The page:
On September 17, 2018, the New Jersey Board of Public Utilities (“NJBPU”) approved an order opening the application window for bids to provide up to 1,100 megawatts of electricity from offshore wind projects. The window opened on September 20, 2018, and will close on December 28, 2018. The NJBPU has 180 days from the date that an application is completed to make a final decision. The NJBPU noted that the timing of its awards would ensure that developers of offshore wind projects would have enough time to qualify for federal investment tax credits (or, if preferable, production tax credits). Offshore wind projects must have “begun construction” (within the meaning of Internal Revenue Service guidance) by the end of 2019 in order to qualify for federal tax credits.
Offshore wind is a growing industry in the U.S., with Deepwater Wind’s Block Island project off the coast of Rhode Island commencing commercial operations in late 2016 and advanced-stage projects in Massachusetts, Maryland, Rhode Island and New York anticipating financial closings in 2019. The New Jersey offshore wind solicitation is the largest state offshore wind power solicitation to date and looks to establish the state as an emerging leader in the offshore wind industry. Following on his Executive Order 8, which established a 3,500 megawatts offshore energy by 2030 target and was signed into effect on January 31, 2018, the New Jersey governor recently called upon the NJBPU to issue two additional solicitations, each for 1,200 megawatts of offshore wind projects, to occur in 2020 and 2022.
The New Jersey offshore wind solicitation looks to establish the state as an emerging leader in the offshore wind industry.
Applicants are required to meet with the NJBPU staff and representatives of the Division of Rate Counsel no less than 30 days prior to submission of an application. The minimum filing requirements are set forth in the New Jersey Administrative Code 14:8-6.5, but the NJBPU issued a New Jersey Offshore Wind Solicitation Guidance Document (the “Guidance Document”) providing additional direction on preparing a successful application. The NJBPU indicated that the Guidance Document is intended to simplify the application process, to give all potential bidders equal access and opportunity to ask questions and receive guidance, and to facilitate the evaluation of bid proposals. Developers will be required to provide an application deposit of $150,000 for reimbursement to the NJBPU and the State of New Jersey for reasonable costs of the review.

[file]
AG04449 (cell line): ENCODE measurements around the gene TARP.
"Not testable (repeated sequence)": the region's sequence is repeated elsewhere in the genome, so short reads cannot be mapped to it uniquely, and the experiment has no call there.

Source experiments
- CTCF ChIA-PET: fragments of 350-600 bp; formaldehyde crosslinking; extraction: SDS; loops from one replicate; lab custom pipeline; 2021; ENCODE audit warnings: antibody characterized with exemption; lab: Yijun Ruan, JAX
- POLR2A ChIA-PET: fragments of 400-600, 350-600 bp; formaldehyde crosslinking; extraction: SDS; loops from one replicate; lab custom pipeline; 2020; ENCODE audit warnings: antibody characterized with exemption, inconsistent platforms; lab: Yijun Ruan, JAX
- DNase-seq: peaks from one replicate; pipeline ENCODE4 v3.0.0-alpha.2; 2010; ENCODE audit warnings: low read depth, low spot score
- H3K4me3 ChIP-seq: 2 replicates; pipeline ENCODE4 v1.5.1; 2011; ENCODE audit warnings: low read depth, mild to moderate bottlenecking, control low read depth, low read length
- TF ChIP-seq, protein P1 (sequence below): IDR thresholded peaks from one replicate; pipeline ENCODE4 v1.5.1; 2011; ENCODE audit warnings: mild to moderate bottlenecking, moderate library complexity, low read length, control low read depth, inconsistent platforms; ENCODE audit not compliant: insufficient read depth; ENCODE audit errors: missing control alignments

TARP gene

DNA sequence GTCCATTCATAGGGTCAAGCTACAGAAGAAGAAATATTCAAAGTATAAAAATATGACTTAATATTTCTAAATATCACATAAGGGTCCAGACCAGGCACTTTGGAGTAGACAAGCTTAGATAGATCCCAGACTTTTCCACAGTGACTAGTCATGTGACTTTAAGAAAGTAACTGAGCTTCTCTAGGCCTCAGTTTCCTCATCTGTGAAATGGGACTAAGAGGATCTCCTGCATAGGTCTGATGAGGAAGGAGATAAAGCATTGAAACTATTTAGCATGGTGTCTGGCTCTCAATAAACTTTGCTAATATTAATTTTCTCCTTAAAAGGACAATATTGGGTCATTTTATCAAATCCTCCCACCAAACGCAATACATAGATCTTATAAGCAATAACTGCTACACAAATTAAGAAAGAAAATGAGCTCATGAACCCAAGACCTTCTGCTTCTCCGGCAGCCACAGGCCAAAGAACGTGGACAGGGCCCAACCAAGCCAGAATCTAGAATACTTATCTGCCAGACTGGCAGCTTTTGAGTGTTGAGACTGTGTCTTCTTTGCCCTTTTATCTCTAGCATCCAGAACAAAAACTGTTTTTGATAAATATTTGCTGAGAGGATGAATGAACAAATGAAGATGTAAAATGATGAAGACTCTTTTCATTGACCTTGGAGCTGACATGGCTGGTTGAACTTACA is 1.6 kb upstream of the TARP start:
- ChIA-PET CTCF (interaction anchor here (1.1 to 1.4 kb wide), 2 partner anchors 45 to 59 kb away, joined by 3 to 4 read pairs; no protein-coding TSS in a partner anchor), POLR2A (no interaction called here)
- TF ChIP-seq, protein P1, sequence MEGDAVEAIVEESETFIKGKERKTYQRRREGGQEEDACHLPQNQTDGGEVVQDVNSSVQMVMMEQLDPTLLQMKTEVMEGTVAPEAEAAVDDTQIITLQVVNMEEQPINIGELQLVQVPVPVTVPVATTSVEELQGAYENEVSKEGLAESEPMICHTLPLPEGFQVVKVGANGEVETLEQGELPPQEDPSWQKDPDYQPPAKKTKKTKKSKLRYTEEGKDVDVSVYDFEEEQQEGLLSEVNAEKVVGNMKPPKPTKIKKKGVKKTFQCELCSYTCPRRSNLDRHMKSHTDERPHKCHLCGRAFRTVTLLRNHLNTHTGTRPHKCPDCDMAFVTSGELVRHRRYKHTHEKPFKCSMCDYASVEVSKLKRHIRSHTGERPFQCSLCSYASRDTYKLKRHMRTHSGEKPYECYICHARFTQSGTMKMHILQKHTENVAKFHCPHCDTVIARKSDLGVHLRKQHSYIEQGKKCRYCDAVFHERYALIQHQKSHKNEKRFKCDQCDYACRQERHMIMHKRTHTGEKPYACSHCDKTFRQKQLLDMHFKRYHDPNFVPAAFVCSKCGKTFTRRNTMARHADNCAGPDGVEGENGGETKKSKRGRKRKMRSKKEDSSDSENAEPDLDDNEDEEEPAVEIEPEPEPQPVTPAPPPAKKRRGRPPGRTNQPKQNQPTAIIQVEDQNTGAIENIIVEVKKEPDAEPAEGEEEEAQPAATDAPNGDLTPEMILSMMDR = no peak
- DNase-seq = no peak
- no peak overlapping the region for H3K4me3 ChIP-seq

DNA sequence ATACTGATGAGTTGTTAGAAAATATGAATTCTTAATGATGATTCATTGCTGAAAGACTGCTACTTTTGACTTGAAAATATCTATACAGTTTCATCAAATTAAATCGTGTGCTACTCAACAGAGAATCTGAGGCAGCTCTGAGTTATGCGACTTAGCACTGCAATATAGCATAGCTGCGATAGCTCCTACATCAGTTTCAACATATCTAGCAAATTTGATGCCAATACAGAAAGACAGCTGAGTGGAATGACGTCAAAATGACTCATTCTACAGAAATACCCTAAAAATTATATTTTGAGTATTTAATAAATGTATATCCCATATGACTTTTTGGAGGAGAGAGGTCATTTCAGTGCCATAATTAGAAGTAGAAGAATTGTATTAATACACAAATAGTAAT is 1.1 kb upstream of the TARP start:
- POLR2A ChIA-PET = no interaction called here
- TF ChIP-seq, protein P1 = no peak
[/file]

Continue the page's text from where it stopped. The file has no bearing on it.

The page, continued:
The minimum filing requirements are significant and should be reviewed together with the Guidance Document in detail by developers and their counsel. Projects that are submitted for application must provide detailed information about all aspects of the project, including but not limited to information on the developer and key personnel, technical specifications and timelines for the project, financial, operations and maintenance, decommissioning, permitting, interconnection, environmental and economic development plans, documentation demonstrating they have applied for all available State and Federal tax incentives, a cost-benefit analysis demonstrating net economic and environmental benefits to the state of New Jersey, and the proposed method of financing the project.
Developers hoping to win the bid must expect to expend significant resources in their solicitation and be ready to present projects that have a contractual framework for the project proposed and the construction and financing timelines that have been scrutinized by technical and financial experts. Key suppliers and counterparties will need to be engaged. The application further requires that progress must be demonstrated in securing required leases and land, and that the applicant provide letters of intent or memoranda of understanding from turbine suppliers and construction contractors, along with declarations from foundation manufacturers and manufacturers of undersea cables of their ability to deliver equipment within the targeted schedule.